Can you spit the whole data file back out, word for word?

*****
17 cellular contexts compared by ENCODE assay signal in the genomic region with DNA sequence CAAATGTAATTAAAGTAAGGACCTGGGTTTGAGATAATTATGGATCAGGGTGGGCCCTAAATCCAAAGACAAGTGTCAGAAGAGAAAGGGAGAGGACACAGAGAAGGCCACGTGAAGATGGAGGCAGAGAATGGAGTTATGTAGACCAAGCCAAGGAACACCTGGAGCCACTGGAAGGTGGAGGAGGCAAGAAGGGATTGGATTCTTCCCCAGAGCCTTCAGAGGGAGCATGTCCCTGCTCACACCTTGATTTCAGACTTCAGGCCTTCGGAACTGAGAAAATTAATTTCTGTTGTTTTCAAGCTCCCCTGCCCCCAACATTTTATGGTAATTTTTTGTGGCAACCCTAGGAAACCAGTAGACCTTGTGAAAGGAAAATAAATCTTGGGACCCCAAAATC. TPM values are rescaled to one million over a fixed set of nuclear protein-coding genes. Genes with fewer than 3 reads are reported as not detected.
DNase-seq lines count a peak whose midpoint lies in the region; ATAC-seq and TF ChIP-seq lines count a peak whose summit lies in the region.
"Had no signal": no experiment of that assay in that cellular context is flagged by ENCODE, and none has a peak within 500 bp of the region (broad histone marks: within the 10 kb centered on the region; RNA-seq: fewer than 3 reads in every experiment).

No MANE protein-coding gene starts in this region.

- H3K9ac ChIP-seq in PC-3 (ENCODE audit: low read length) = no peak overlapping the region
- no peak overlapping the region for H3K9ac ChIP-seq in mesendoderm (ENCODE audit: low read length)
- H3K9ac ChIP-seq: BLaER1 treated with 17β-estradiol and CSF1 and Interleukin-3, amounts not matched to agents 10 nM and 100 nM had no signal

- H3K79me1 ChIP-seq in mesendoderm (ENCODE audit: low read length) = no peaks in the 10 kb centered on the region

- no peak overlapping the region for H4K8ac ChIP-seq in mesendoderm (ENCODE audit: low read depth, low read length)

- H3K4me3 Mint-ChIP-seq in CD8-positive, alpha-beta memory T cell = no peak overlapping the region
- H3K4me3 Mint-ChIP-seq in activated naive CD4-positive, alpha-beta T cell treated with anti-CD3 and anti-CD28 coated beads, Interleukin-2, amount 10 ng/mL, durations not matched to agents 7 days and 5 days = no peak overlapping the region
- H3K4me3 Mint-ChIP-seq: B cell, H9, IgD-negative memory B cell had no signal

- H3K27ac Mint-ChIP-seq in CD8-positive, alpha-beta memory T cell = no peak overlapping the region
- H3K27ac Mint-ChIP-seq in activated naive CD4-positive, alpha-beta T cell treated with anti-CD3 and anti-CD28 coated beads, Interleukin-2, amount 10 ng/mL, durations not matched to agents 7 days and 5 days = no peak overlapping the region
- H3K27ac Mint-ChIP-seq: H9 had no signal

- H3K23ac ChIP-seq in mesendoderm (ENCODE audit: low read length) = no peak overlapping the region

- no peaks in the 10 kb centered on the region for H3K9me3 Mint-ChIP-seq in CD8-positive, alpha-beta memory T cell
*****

17 cellular contexts compared by ENCODE assay signal in the genomic region with DNA sequence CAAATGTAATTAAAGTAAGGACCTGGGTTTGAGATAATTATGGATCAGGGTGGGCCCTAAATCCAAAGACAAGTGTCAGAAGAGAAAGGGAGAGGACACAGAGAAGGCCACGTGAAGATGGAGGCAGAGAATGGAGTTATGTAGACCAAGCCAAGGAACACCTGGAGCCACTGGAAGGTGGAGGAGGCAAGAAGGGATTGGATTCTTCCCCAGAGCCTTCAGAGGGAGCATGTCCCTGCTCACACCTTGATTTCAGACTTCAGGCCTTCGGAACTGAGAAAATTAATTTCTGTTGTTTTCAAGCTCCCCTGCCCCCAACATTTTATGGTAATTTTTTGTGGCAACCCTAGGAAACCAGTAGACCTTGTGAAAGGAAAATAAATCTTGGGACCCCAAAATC. TPM values are rescaled to one million over a fixed set of nuclear protein-coding genes. Genes with fewer than 3 reads are reported as not detected.
DNase-seq lines count a peak whose midpoint lies in the region; ATAC-seq and TF ChIP-seq lines count a peak whose summit lies in the region.
"Had no signal": no experiment of that assay in that cellular context is flagged by ENCODE, and none has a peak within 500 bp of the region (broad histone marks: within the 10 kb centered on the region; RNA-seq: fewer than 3 reads in every experiment).

No MANE protein-coding gene starts in this region.

- H3K9ac ChIP-seq in PC-3 (ENCODE audit: low read length) = no peak overlapping the region
- no peak overlapping the region for H3K9ac ChIP-seq in mesendoderm (ENCODE audit: low read length)
- H3K9ac ChIP-seq: BLaER1 treated with 17β-estradiol and CSF1 and Interleukin-3, amounts not matched to agents 10 nM and 100 nM had no signal

- H3K79me1 ChIP-seq in mesendoderm (ENCODE audit: low read length) = no peaks in the 10 kb centered on the region

- no peak overlapping the region for H4K8ac ChIP-seq in mesendoderm (ENCODE audit: low read depth, low read length)

- H3K4me3 Mint-ChIP-seq in CD8-positive, alpha-beta memory T cell = no peak overlapping the region
- H3K4me3 Mint-ChIP-seq in activated naive CD4-positive, alpha-beta T cell treated with anti-CD3 and anti-CD28 coated beads, Interleukin-2, amount 10 ng/mL, durations not matched to agents 7 days and 5 days = no peak overlapping the region
- H3K4me3 Mint-ChIP-seq: B cell, H9, IgD-negative memory B cell had no signal

- H3K27ac Mint-ChIP-seq in CD8-positive, alpha-beta memory T cell = no peak overlapping the region
- H3K27ac Mint-ChIP-seq in activated naive CD4-positive, alpha-beta T cell treated with anti-CD3 and anti-CD28 coated beads, Interleukin-2, amount 10 ng/mL, durations not matched to agents 7 days and 5 days = no peak overlapping the region
- H3K27ac Mint-ChIP-seq: H9 had no signal

- H3K23ac ChIP-seq in mesendoderm (ENCODE audit: low read length) = no peak overlapping the region

- no peaks in the 10 kb centered on the region for H3K9me3 Mint-ChIP-seq in CD8-positive, alpha-beta memory T cell